The role of the human in our technical development and future society

By Sarah Luger | Apr 26, 2022

Editor’s note: This story was first published in November 2022 in our internal newsletter and is being released for all readers as part of our AI April program. Learn more about our two AI April exploratory live panels here (opens in a new window)!

Visit our YouTube channel (opens in a new window) for video from our annual Hello Show, which brought together top executives, thought leaders, venture capitalists, and entrepreneurs for three half-days of technology, innovation, and exploration.

At the 2022 Hello Show hosted by Orange Silicon Valley from Nov 15–17, our community delved into innovative topics and met emerging startups that global thought leaders will be talking about for years. The breadth of ideas presented was staggering; one recurring theme centered on the role of humans.

What is our role as humans in technical innovation? How do we, as humans, evaluate the quality of products and services? Are we using artificial intelligence (AI) to make our lives easier? Is our focus allowing computers and humans to each do what they do best? Orange is committed to building a society based on trust — one of the many human-centric tenets that guide our actions. In fact, “our mission is to ensure that digital services are well thought-out, made available and used in a more caring, inclusive, and sustainable way in all areas of our business.” Exploring the ways innovation might challenge and disrupt human living is part of our work.

During a fireside chat on “Responsible AI” on the second day of the Hello Show, the theme of human-centric design was introduced by Patrick Hall, Principal Scientist at BNH.AI and Visiting Faculty at The George Washington School of Business. Hall had numerous human-computer collaboration insights. He noted in his chat with Orange’s Francois Jezequel that robust AI that won’t subvert the values of a society must begin with design strategies centered on the primacy of the human.

“It’s all about culture. All technology problems are human problems,” Hall emphasized. He continued to discuss the role of regulation in the AI space, noting that there is actually more regulation in AI than most people are aware of — but that to improve, regulation needs to reflect the priorities of different societies. The exchange was a reminder that humans are in control and have ongoing work deciding how we want to build technology that serves us.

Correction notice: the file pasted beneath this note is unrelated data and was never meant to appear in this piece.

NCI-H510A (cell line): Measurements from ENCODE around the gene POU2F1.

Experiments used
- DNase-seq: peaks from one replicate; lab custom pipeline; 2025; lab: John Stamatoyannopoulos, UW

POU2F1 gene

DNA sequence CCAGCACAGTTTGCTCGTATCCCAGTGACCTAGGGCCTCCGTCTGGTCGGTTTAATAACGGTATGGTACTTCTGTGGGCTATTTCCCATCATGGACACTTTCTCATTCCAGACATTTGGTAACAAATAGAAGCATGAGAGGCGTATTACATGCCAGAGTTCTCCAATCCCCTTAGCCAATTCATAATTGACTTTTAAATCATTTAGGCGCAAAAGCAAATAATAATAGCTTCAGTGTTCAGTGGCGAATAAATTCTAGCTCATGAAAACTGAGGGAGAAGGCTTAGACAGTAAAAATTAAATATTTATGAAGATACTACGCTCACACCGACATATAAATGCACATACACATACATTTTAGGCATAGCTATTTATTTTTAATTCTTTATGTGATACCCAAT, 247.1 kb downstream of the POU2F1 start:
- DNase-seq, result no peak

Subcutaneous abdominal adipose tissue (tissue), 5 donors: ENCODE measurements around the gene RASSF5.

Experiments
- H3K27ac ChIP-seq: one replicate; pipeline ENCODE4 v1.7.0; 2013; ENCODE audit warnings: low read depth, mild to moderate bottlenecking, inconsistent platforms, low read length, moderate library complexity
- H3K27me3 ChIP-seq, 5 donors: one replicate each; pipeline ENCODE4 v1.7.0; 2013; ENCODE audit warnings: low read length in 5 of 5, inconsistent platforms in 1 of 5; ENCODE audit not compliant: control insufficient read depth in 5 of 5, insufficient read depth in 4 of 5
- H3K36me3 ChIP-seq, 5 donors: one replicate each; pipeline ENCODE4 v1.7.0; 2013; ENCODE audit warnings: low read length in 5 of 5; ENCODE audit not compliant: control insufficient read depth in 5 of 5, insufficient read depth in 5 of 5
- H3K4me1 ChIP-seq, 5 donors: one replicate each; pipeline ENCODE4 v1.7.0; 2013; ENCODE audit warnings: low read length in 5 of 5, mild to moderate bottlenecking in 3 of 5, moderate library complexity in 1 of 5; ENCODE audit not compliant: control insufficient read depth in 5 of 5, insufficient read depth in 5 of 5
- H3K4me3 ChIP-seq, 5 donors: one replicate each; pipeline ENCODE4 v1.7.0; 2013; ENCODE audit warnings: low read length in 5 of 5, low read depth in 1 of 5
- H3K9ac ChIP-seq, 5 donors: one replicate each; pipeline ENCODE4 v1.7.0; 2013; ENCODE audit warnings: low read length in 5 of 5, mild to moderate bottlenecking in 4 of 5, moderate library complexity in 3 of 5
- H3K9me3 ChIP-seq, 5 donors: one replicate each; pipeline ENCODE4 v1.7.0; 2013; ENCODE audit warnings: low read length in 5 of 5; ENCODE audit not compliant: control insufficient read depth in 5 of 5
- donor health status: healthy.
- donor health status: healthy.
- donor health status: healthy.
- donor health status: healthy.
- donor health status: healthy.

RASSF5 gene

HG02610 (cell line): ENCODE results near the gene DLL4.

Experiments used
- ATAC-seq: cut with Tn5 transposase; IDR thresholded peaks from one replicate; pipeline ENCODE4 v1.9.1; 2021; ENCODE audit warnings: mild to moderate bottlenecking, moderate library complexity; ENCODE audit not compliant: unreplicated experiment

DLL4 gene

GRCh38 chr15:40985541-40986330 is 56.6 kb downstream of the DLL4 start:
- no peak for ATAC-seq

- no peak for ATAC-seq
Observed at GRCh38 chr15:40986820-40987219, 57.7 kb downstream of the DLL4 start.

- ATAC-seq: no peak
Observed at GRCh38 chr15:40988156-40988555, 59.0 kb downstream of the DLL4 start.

The human element was also central to the presentation from Ethereal Matter Founder Scott Summit, titled “Virtual reality and fitness: How will the metaverse improve health?” In his talk about developing augmented reality (AR) for new use cases, such as at-home physical therapy, he noted the challenges of post-injury physical therapy and how he has sought to find ways to use human behavior to increase engagement and the utility of his products.

In a discussion on “State-of-the-art in conversational services,” Chief Scientist of Verint Dr. Ian Beaver continued on the human-first theme. Dr. Beaver joined me in a conversation about how best to deploy AI in call centers to improve customer service experiences and decrease costs.

One challenge is quality assurance, ensuring that automated systems are providing accurate and consistent information. Another challenge is real-time agent assistance, providing agents with tools to help them better serve customers.

Finally, the challenge of forecasting and staffing contact centers was discussed. All of these challenges are human challenges, with AI being used to support humans. We have a crucial role in evaluating the quality of machine performance — one way that AI is changing the nature of call center jobs, not replacing them. The truth that “all technology problems are human problems” will continue to be central to our innovation and the disruptions it causes.

Dr Sarah Luger, Technology Group Principal, Orange Silicon Valley

Sarah believes that consumers should be able to purchase the products they want in the language of their choice. Her professional background blends NLP (Natural Language Processing) engineering and product architecture, responsible AI, conversational AI, emerging machine translation technologies for under resourced languages, and she built several “first-of-a-kind” NLP solutions including automated email and text response experiences that are mainstream today. She leads efforts at Orange Silicon Valley in NLP and Responsible AI. Dr Luger received her BS from Swarthmore College and both a Master of Science and PhD in Informatics from University of Edinburgh in Edinburgh, Scotland.

Email Sarah Luger